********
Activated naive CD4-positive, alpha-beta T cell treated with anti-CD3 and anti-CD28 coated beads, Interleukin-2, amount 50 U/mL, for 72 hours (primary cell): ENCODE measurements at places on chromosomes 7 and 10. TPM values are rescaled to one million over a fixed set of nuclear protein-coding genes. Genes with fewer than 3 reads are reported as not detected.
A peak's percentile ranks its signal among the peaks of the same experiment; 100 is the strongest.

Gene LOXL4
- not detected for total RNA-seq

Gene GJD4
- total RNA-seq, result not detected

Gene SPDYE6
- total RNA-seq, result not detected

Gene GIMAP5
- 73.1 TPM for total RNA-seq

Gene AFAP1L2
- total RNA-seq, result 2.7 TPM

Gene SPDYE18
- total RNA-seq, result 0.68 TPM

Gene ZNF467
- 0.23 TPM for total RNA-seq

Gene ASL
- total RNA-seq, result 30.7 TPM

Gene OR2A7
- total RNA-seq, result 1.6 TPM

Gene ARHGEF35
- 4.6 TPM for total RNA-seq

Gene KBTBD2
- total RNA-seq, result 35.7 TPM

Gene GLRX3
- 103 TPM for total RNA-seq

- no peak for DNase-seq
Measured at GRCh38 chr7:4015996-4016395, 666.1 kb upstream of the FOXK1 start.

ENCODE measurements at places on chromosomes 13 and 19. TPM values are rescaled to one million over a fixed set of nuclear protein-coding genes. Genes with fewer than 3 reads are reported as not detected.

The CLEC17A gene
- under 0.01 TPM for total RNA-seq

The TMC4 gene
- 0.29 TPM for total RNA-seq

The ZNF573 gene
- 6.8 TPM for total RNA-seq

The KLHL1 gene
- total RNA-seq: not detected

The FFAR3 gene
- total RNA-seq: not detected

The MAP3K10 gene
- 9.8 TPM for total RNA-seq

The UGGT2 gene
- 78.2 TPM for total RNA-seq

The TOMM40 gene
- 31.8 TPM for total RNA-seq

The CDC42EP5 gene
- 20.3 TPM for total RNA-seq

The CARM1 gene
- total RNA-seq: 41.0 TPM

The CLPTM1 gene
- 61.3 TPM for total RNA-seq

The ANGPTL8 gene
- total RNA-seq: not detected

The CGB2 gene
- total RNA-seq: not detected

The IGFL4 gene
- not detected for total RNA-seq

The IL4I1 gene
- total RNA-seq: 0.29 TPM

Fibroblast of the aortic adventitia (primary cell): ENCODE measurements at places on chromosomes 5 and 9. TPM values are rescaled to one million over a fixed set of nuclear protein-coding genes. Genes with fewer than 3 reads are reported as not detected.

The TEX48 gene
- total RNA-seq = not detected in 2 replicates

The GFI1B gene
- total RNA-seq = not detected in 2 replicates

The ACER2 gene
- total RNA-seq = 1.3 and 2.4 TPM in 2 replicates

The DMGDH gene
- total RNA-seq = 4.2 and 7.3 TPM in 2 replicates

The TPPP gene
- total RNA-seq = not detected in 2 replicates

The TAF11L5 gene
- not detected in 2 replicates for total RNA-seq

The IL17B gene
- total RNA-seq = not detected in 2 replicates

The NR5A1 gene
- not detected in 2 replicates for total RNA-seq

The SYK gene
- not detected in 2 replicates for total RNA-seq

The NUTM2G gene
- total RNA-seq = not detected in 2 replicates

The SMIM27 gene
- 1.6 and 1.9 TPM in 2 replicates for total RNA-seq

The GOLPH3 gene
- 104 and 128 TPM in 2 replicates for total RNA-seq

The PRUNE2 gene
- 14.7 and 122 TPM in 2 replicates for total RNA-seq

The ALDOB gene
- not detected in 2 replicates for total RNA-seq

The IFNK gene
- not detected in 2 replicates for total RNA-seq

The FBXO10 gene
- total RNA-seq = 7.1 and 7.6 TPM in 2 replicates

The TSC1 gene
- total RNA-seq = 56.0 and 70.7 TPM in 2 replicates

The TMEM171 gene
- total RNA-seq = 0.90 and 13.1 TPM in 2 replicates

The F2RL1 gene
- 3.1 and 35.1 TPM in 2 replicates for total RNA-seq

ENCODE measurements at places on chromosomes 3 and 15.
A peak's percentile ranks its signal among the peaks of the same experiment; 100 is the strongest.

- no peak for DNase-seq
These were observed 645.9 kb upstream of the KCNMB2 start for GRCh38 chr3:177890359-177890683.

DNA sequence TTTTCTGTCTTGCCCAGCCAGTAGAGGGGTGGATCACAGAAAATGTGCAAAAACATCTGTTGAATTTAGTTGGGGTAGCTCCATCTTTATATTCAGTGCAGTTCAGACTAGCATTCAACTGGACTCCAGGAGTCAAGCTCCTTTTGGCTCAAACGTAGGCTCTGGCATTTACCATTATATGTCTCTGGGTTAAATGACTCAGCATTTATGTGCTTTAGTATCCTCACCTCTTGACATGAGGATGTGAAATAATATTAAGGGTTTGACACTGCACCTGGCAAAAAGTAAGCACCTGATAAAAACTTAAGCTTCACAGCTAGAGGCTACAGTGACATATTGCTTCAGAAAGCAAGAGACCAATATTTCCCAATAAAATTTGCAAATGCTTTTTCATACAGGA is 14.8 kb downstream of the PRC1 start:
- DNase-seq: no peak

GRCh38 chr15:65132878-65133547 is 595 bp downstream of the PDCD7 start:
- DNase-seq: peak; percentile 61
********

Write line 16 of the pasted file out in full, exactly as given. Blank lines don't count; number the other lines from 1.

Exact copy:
- 0.23 TPM for total RNA-seq